The present invention also relates to an apparatus for performing the operations herein. This apparatus may be specially constructed for the required purposes, or it may comprise a general-purpose computer selectively activated or reconfigured by a computer program stored on a computer readable medium that can be accessed by the computer. Such a computer program may be stored in a tangible computer readable storage medium, such as, but is not limited to, any type of disk including floppy disks, optical disks, CD-ROMs, magnetic-optical disks, read-only memories (ROMs), random access memories (RAMs), EPROMs, EEPROMs, magnetic or optical cards, application specific integrated circuits (ASICs), or any type of media suitable for storing electronic instructions, and each coupled to a computer system bus. Furthermore, the computers referred to in the specification may include a single processor or may be architectures employing multiple processor designs for increased computing capability.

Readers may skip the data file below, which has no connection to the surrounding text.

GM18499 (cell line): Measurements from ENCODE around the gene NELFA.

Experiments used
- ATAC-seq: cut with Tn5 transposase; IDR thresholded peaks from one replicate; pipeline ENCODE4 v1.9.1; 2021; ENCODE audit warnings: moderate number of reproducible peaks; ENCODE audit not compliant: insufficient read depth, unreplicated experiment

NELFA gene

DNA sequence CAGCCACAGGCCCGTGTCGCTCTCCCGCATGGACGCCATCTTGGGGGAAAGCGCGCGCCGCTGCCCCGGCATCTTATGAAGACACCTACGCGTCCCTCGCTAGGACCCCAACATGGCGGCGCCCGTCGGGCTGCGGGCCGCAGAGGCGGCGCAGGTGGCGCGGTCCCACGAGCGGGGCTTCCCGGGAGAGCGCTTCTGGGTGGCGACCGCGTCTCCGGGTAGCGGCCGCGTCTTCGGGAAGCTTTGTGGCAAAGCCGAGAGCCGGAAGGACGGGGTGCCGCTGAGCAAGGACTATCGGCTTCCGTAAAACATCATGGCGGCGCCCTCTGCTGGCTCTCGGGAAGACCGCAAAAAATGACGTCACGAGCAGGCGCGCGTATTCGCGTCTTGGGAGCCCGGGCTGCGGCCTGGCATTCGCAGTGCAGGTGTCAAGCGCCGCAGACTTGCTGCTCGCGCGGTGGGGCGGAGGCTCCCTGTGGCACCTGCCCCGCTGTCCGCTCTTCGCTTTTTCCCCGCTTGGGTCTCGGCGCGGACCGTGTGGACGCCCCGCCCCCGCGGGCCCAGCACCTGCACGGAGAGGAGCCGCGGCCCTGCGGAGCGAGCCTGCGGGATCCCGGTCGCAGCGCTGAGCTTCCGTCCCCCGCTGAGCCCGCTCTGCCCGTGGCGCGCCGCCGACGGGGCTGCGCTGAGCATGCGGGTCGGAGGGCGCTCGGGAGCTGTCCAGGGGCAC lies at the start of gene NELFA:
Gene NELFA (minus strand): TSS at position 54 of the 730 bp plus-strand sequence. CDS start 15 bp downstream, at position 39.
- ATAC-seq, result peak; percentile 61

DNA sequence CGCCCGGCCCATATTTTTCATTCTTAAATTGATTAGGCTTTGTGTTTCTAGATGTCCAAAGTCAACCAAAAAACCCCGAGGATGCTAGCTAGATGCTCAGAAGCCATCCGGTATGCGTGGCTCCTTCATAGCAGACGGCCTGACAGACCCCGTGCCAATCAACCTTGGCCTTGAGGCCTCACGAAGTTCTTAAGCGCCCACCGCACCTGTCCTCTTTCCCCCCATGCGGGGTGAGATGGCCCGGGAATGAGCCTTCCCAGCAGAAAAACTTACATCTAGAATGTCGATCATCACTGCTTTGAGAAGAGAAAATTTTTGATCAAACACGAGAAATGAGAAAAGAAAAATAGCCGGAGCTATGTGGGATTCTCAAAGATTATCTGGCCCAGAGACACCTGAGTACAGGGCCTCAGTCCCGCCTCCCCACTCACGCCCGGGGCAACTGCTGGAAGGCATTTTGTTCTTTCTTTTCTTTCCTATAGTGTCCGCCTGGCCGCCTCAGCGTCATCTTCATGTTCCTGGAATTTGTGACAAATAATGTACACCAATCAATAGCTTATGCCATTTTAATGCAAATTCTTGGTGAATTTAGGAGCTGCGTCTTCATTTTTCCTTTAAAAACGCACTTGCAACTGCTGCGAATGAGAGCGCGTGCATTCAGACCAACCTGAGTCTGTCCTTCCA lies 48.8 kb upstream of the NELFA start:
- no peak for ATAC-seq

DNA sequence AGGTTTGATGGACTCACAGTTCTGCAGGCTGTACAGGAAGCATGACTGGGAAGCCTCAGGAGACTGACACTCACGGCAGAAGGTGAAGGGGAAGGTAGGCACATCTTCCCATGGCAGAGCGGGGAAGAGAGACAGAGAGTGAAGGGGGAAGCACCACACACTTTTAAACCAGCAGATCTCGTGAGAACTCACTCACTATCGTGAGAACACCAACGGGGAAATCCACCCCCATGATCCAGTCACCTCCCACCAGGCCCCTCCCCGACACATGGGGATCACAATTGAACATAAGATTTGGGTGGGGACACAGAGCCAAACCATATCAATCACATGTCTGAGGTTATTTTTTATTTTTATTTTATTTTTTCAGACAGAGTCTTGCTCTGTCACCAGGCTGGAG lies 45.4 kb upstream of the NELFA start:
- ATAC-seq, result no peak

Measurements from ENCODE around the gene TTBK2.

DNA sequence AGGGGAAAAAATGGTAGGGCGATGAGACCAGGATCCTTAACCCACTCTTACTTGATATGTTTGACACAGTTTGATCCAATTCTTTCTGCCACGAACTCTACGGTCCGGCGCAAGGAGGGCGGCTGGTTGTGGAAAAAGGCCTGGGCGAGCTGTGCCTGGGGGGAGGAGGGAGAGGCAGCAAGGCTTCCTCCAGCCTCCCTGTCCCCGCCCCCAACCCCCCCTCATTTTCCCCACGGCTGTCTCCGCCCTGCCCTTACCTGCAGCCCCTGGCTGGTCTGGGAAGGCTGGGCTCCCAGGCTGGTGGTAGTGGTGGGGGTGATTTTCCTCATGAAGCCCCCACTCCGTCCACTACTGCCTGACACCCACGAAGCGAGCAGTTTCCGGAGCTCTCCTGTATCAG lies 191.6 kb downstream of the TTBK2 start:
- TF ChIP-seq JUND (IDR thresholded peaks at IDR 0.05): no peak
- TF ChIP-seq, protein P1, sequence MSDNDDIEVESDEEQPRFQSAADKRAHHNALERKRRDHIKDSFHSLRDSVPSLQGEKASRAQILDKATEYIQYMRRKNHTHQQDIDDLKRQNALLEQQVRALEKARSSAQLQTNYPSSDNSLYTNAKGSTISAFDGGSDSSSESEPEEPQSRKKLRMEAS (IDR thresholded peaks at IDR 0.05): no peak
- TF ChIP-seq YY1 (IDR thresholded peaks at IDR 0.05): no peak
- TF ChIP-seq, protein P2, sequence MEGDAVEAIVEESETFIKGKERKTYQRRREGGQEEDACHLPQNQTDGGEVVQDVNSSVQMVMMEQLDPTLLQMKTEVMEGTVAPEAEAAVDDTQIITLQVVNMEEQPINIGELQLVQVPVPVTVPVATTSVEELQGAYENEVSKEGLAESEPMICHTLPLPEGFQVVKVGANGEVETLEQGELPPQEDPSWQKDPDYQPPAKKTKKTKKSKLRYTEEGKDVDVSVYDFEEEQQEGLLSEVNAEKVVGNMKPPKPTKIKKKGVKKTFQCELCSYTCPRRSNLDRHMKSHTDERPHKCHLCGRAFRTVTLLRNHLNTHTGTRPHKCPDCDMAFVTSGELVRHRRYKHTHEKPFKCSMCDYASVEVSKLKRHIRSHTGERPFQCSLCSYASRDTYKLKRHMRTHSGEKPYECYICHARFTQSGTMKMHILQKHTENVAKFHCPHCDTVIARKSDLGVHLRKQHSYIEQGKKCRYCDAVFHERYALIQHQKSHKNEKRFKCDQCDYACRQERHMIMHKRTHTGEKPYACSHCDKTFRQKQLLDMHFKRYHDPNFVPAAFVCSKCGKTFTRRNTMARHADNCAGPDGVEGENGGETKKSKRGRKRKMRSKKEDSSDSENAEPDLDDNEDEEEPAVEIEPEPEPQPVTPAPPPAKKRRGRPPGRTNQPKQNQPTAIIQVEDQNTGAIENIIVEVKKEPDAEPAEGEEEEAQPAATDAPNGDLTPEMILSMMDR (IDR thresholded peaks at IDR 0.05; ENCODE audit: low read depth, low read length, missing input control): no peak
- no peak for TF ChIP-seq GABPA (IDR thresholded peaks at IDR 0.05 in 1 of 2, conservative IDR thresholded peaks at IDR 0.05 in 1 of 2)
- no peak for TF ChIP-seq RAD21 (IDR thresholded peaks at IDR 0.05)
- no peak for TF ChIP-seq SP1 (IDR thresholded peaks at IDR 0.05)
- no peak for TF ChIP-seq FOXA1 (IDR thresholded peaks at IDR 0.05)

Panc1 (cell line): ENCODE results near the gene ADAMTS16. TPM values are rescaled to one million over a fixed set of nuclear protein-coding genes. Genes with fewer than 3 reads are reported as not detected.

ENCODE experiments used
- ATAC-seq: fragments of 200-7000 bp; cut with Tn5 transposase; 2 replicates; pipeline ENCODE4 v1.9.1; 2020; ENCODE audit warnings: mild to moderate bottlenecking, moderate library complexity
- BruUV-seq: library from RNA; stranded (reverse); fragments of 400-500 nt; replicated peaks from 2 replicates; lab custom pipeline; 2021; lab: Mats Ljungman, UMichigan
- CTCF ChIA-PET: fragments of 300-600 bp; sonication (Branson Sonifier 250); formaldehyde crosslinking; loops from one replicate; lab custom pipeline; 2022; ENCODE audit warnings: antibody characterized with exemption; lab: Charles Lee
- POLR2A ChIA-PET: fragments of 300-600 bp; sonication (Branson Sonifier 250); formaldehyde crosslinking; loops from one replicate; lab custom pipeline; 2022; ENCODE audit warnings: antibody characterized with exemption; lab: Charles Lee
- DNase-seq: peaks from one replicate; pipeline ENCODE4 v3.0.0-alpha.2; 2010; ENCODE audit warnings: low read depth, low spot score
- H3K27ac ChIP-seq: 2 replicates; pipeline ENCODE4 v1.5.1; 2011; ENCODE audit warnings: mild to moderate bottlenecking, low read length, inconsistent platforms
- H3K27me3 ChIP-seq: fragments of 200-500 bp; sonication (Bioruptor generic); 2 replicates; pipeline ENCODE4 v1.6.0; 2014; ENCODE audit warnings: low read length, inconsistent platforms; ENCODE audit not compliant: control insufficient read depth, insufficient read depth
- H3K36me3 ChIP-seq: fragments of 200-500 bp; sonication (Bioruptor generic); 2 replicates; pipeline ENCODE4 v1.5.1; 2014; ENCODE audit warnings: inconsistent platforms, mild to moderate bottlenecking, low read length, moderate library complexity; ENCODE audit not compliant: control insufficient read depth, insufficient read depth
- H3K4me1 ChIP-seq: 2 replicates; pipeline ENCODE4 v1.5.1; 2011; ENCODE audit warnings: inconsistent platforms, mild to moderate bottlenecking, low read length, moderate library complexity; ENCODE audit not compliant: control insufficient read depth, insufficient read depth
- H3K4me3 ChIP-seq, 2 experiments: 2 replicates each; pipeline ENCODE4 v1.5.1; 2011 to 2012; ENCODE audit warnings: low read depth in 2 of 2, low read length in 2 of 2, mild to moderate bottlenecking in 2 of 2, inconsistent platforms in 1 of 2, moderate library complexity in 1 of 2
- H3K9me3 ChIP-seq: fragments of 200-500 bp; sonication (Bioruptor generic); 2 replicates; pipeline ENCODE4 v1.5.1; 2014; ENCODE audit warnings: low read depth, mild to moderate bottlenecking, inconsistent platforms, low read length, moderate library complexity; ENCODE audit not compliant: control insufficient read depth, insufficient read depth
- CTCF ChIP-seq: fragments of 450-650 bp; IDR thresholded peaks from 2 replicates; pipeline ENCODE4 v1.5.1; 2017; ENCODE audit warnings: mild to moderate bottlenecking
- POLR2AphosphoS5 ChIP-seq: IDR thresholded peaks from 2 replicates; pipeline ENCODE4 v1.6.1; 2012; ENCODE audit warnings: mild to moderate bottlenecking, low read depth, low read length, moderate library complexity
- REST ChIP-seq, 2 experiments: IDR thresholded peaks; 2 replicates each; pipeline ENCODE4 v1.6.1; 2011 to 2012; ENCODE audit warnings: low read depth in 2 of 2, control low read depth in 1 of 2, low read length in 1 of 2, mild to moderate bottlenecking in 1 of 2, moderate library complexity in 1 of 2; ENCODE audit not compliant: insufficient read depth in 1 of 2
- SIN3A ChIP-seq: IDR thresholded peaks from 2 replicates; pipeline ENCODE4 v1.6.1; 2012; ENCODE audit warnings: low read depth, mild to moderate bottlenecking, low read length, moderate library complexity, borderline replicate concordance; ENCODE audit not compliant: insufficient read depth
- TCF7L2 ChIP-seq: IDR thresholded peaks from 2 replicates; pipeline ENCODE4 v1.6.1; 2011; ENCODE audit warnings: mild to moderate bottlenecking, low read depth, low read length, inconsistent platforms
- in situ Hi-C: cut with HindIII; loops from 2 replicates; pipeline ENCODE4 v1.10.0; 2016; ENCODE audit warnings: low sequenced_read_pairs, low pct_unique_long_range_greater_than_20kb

The methods and operations presented herein are not inherently related to any particular computer or other apparatus. Various general-purpose systems may also be used with programs in accordance with the teachings herein, or it may prove convenient to construct more specialized apparatus to perform the required method steps. The required structure for a variety of these systems will be apparent to those of skill in the, along with equivalent variations. In addition, the present invention is not described with reference to any particular programming language. It is appreciated that a variety of programming languages may be used to implement the teachings of the present invention as described herein.